Last Friday, I attended opening night of the world premiere of Pacific Northwest Ballet’s Giselle. A team of experts reconstructed this ballet from an international collection of historical papers…a notebook found in a German flea market, an ancient document untouched for decades on a Harvard library shelf, and an 1842 music manuscript. Doug Fullington, PNB’s dance historian and an expert in Stepanov notation―a now-archaic form of classical Russian ballet notation―was an integral part of the team. The rendition they created was breathtaking.
Had it not been for the international nature of PNB and the entire ballet world, I may never have written The Single Girl’s Guide to Meeting European Men. I trained with PNB from the age of five until I went to Vanderbilt. PNB’s school is one of the top three in the nation, so to say it was intense would be an understatement…but I loved it. What I loved most was the camaraderie of the Company and the worldwide ballet community. PNB’s dancers come from countries as diverse as the US, Mongolia, Cuba, Brazil, Bulgaria, Japan, Belgium, and France. Any member of the ballet community is welcomed by others throughout the world. On my way to attend a session of Oxford University, I stopped off in London. Even though I was only there a few days, the Royal Ballet rolled out the red carpet for me. We did the same at PNB for traveling dancers.
My ballet upbringing inspired me to take an international major in college. That gave me the opportunity to study abroad. There I learned the culture of European countries firsthand. Frankly, some of the best learning was outside of the classroom, and some of my best teachers were men who took me on dates. That inspired me to write The Single Girl’s Guide to Meeting European Men. Who says you can’t mix school with pleasure?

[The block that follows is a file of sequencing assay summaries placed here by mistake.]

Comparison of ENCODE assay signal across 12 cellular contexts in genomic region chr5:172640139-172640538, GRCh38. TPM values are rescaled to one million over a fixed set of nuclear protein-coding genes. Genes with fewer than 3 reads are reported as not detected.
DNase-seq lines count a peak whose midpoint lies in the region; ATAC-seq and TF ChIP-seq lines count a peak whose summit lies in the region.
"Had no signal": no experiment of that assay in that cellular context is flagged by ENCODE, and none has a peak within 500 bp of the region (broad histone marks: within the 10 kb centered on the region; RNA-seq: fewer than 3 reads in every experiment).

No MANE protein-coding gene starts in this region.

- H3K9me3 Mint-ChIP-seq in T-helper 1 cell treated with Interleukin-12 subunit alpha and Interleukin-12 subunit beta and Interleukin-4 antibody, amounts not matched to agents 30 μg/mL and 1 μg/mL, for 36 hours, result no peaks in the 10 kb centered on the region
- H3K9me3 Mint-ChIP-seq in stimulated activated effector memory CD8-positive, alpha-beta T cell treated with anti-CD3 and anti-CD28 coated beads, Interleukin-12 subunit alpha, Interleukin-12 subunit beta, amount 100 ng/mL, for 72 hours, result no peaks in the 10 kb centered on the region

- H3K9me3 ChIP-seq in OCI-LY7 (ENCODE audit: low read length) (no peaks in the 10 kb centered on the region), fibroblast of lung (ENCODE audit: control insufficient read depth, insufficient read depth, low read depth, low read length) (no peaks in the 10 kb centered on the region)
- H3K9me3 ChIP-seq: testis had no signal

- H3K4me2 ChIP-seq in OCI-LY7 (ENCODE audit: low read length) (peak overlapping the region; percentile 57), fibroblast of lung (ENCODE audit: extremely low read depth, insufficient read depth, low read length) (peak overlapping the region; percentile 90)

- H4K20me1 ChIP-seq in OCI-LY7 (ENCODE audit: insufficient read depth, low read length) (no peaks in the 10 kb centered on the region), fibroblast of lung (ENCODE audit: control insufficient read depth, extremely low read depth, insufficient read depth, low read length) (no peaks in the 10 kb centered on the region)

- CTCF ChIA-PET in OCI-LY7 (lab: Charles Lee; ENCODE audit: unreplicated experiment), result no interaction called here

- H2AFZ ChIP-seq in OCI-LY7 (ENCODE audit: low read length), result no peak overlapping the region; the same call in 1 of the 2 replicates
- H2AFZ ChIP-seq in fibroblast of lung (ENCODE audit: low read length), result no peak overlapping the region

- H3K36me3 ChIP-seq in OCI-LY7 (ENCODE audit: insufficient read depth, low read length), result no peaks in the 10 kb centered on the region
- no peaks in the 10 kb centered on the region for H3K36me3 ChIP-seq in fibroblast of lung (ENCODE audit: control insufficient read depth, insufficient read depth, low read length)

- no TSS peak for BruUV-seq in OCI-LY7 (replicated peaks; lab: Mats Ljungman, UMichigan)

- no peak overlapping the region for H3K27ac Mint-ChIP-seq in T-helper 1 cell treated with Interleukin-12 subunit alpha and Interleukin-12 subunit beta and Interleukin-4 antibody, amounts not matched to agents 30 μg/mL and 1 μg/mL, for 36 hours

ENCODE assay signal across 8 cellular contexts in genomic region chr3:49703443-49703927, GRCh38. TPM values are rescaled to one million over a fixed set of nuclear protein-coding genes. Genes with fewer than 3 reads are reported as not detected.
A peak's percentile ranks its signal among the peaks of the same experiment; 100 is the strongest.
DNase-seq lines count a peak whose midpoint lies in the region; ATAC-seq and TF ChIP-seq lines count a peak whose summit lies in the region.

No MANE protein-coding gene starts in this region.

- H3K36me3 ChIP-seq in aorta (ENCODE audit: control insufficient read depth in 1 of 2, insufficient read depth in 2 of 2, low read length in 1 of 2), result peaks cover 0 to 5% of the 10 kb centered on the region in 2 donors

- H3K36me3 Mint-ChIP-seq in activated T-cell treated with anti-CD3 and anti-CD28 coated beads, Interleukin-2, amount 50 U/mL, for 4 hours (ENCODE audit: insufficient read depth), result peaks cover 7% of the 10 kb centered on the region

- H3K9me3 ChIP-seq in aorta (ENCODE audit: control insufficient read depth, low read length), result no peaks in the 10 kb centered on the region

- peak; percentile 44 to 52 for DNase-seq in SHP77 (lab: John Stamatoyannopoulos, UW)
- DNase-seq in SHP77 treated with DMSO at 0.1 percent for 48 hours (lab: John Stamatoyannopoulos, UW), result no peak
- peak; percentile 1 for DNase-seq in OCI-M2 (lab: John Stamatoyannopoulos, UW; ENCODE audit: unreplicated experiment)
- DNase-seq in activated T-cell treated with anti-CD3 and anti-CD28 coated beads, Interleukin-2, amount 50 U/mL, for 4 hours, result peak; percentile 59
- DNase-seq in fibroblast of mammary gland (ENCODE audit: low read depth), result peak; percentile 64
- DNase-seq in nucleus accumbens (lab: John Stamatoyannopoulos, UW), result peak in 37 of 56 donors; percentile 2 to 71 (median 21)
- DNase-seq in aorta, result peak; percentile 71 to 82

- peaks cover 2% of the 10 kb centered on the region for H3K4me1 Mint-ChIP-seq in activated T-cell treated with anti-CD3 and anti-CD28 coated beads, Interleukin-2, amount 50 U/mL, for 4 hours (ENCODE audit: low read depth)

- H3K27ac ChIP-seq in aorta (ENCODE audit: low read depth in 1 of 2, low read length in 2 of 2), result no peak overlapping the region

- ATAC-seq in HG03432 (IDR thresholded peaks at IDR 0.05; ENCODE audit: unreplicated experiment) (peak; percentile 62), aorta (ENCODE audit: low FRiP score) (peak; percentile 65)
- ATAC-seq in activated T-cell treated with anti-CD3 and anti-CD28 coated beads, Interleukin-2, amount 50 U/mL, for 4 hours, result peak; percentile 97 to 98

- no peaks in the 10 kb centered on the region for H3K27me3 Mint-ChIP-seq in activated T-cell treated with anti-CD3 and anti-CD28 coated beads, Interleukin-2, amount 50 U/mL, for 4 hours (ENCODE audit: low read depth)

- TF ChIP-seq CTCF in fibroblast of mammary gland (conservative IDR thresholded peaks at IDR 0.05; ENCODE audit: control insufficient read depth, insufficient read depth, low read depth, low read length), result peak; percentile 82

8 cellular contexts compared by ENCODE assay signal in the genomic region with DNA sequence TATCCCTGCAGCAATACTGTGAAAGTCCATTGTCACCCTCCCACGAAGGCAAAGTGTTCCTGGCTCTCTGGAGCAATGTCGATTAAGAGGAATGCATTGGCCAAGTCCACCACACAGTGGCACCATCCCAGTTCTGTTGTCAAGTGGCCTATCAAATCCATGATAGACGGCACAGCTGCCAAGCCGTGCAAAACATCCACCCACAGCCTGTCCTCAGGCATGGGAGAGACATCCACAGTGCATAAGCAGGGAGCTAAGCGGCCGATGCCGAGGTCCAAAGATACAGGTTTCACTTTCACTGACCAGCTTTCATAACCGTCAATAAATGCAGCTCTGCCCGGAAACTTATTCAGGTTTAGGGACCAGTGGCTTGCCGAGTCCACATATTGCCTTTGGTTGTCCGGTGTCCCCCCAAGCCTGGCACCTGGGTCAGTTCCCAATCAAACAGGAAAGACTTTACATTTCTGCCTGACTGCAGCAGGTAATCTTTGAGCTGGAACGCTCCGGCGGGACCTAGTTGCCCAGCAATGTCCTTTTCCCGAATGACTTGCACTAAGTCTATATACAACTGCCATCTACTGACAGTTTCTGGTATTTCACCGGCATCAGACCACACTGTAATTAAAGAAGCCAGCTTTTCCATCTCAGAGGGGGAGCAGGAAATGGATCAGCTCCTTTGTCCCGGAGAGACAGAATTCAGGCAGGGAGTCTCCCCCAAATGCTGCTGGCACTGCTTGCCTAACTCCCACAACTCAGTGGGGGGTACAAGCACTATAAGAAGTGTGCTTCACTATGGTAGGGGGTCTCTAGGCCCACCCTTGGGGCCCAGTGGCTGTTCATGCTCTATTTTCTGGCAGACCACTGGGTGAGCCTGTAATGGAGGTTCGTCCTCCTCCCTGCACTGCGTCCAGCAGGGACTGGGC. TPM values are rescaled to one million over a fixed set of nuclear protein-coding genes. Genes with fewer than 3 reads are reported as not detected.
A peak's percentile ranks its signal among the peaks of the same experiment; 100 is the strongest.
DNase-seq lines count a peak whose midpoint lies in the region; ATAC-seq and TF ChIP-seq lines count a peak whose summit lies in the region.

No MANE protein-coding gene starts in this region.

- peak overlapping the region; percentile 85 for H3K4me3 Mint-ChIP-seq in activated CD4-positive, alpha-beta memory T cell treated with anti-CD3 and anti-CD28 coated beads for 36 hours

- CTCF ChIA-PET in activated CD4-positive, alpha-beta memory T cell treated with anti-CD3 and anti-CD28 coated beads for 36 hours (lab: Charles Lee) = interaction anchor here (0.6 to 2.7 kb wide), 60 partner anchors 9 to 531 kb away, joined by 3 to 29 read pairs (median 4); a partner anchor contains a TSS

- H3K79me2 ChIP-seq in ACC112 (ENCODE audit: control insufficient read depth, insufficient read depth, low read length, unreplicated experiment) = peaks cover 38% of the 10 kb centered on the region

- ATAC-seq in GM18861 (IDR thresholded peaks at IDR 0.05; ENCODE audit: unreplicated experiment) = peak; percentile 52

Watching PNB’s Giselle reminded me that what I also love about the ballet world is it’s tradition of chivalry. Batkhurel Bold, who played Hilarion, is a perfect example. He was a soloist when I was a 15-year-old student appearing in a PNB performance with him. Before every show, ballet dancers warm up with a class onstage. One day, I missed the warm-up for student performers due to a traffic accident. When I arrived at the Opera House, the Company let me take their warm-up. I planned to stand behind everyone, but Bold believed that a man should always let a lady dance in front of him. Although he was one of the best dancers in the Company, he kept moving behind me…and then I kept moving behind him. Finally, Bold moved so far back that instead of holding onto a ballet barre set up for us onstage, he used one of the light fixtures behind the wings! This is the kind of chivalry inherent in the ballet world!
PNB’s Giselle runs through this weekend. If you live near Seattle, I highly recommend seeing it.